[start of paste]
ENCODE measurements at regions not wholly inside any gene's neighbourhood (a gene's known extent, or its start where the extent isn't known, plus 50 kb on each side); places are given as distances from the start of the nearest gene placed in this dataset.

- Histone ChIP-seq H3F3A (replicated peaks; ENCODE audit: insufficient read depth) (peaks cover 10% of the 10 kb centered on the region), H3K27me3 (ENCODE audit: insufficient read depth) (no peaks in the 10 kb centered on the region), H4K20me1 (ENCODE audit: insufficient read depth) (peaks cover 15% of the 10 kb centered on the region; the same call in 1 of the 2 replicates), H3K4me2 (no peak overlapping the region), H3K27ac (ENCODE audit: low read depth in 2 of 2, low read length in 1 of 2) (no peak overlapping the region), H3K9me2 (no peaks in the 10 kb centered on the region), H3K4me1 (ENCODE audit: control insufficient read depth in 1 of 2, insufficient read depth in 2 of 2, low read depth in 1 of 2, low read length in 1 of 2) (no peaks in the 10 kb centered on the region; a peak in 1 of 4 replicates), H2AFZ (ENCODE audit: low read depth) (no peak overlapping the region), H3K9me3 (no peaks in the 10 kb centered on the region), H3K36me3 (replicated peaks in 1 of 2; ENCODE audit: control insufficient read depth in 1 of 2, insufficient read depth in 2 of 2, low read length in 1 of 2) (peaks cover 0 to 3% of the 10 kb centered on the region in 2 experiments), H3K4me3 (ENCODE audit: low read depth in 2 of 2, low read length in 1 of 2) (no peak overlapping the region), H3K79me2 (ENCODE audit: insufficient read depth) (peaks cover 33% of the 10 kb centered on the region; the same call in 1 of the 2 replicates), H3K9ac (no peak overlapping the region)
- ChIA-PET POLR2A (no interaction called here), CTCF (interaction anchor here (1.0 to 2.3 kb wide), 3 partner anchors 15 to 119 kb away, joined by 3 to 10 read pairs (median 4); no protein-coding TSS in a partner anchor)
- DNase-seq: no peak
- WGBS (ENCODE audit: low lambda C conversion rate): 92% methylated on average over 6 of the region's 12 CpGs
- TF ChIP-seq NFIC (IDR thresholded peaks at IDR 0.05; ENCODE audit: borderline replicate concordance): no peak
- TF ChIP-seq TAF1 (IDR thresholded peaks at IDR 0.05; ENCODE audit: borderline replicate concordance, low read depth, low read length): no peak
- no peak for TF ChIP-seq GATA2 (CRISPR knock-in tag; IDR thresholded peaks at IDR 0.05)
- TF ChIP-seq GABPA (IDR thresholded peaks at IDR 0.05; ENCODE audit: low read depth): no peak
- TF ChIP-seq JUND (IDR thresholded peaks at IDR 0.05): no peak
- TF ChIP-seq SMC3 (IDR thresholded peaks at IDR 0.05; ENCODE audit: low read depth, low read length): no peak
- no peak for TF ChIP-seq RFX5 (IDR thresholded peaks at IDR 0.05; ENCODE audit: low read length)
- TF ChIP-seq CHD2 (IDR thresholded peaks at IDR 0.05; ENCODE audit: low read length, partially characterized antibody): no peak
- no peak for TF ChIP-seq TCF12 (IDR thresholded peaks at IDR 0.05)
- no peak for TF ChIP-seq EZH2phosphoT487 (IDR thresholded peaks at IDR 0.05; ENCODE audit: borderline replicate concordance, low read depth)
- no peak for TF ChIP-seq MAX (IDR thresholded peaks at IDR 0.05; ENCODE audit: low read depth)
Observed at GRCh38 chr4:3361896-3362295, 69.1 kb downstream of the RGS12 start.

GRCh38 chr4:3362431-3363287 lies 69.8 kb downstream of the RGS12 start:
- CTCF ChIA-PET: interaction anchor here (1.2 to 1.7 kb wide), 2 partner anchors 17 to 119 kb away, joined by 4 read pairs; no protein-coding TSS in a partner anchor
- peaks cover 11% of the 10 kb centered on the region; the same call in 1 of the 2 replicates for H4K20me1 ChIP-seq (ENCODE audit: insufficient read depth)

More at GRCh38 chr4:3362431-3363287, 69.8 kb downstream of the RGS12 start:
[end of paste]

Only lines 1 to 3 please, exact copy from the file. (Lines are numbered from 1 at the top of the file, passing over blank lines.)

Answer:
ENCODE measurements at regions not wholly inside any gene's neighbourhood (a gene's known extent, or its start where the extent isn't known, plus 50 kb on each side); places are given as distances from the start of the nearest gene placed in this dataset.

- Histone ChIP-seq H3F3A (replicated peaks; ENCODE audit: insufficient read depth) (peaks cover 10% of the 10 kb centered on the region), H3K27me3 (ENCODE audit: insufficient read depth) (no peaks in the 10 kb centered on the region), H4K20me1 (ENCODE audit: insufficient read depth) (peaks cover 15% of the 10 kb centered on the region; the same call in 1 of the 2 replicates), H3K4me2 (no peak overlapping the region), H3K27ac (ENCODE audit: low read depth in 2 of 2, low read length in 1 of 2) (no peak overlapping the region), H3K9me2 (no peaks in the 10 kb centered on the region), H3K4me1 (ENCODE audit: control insufficient read depth in 1 of 2, insufficient read depth in 2 of 2, low read depth in 1 of 2, low read length in 1 of 2) (no peaks in the 10 kb centered on the region; a peak in 1 of 4 replicates), H2AFZ (ENCODE audit: low read depth) (no peak overlapping the region), H3K9me3 (no peaks in the 10 kb centered on the region), H3K36me3 (replicated peaks in 1 of 2; ENCODE audit: control insufficient read depth in 1 of 2, insufficient read depth in 2 of 2, low read length in 1 of 2) (peaks cover 0 to 3% of the 10 kb centered on the region in 2 experiments), H3K4me3 (ENCODE audit: low read depth in 2 of 2, low read length in 1 of 2) (no peak overlapping the region), H3K79me2 (ENCODE audit: insufficient read depth) (peaks cover 33% of the 10 kb centered on the region; the same call in 1 of the 2 replicates), H3K9ac (no peak overlapping the region)
- ChIA-PET POLR2A (no interaction called here), CTCF (interaction anchor here (1.0 to 2.3 kb wide), 3 partner anchors 15 to 119 kb away, joined by 3 to 10 read pairs (median 4); no protein-coding TSS in a partner anchor)